Published June 12, 2007
| Newscorp Australian Papers
A group of Australian companies is exporting the impossible — they are selling sand to Saudi Arabia.
The construction boom in the desert nations of the Middle East has created a demand for raw materials, and the region has become a new export destination for Australian businesses.
Perth's GMA Garnet will this month send a shipment of heavy mineral sand to Saudi Arabia for sandblasting, a high-pressure technique to smooth and clean hard surfaces in buildings.
Managing director Torsten Ketelsen said the special alluvial sand is suited for sandblasting because it is free of silica, which creates dust that can cause lung cancer and silicosis in workers.
"The Australian garnet sand that we are exporting has unique characteristics including very high hardness and durability which is perfect as an industrial abrasive and for ultra-high pressure water-jet cutting applications," Ketelsen said.
The company has set up its bulk handling and reprocessing plants in Jebel Ali and more recently in Jubail, in Saudi Arabia.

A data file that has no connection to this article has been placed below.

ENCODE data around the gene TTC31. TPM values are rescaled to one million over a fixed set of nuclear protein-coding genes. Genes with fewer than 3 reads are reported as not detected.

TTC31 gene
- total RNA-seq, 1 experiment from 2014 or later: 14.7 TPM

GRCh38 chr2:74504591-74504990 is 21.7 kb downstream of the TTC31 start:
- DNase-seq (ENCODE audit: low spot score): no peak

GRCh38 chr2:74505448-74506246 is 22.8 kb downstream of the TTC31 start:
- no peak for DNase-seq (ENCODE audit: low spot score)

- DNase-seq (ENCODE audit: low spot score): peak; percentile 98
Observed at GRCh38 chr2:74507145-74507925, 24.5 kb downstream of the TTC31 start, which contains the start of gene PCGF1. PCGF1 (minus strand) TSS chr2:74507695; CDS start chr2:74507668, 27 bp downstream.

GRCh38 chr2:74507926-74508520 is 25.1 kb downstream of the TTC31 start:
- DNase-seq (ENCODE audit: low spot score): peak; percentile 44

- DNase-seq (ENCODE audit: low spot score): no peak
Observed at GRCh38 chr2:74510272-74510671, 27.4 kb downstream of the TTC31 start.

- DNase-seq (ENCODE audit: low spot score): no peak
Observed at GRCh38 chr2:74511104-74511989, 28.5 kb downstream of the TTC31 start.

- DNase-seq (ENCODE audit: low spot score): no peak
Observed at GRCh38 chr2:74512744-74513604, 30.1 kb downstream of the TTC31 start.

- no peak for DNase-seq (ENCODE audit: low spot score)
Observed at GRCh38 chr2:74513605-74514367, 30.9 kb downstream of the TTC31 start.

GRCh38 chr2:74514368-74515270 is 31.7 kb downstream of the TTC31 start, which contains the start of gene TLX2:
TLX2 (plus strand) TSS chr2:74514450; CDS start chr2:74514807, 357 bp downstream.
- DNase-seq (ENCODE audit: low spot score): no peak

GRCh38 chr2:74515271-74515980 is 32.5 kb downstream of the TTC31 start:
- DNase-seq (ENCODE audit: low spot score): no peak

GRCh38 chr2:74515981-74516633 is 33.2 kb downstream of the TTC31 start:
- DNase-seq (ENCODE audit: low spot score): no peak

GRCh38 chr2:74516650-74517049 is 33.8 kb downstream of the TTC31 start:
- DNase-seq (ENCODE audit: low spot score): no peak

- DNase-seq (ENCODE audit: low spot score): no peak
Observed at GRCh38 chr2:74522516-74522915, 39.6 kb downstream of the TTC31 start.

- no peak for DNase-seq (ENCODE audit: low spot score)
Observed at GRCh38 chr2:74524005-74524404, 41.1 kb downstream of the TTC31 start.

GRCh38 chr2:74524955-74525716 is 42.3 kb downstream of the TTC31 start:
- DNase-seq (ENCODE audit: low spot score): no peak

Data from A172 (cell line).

Austrade estimates exports to the Middle East region more than tripled since 1991 from $1.4 billion to $4.7 billion, and are continuing to grow.
Senior Trade Commissioner for Saudi Arabia, Garry Kennedy, said Australians were having great success, largely in Saudi Arabia and the United Arab Emirates, by creating a point of difference with products.
"There are great opportunities for exporters from a diverse range of industries in the Middle East and North Africa," Kennedy said.
"Today, there are almost 3,500 Australian exporters doing business with the Middle East, with over 1,700 Australian businesses exporting to the UAE alone."
Another firm selling a sand-based product to the desert region is NT Prestressing, which has a type of concrete that can be laid quickly, speeding up building.
That concrete is being put to the test on the world's tallest building, the Burj tower in Dubai, 1,535-feet-tall late last week and set to reach 2,625 feet.
The development set a new world record for vertical concrete pumping by pumping concrete up to 1,509 feet, beating the previous record in Taipei, for the 1,670-foot-tall 101 tower.
NT Prestressing Managing Director Tom Wilson said although the company has been operating in the area for more than a decade, the Burj building is a very exciting project to have secured.
"The Burj building is an international beacon for excellence. The owners have openly declared that they have sought only the best international expertise and materials and we were very honored to have been included in this select group."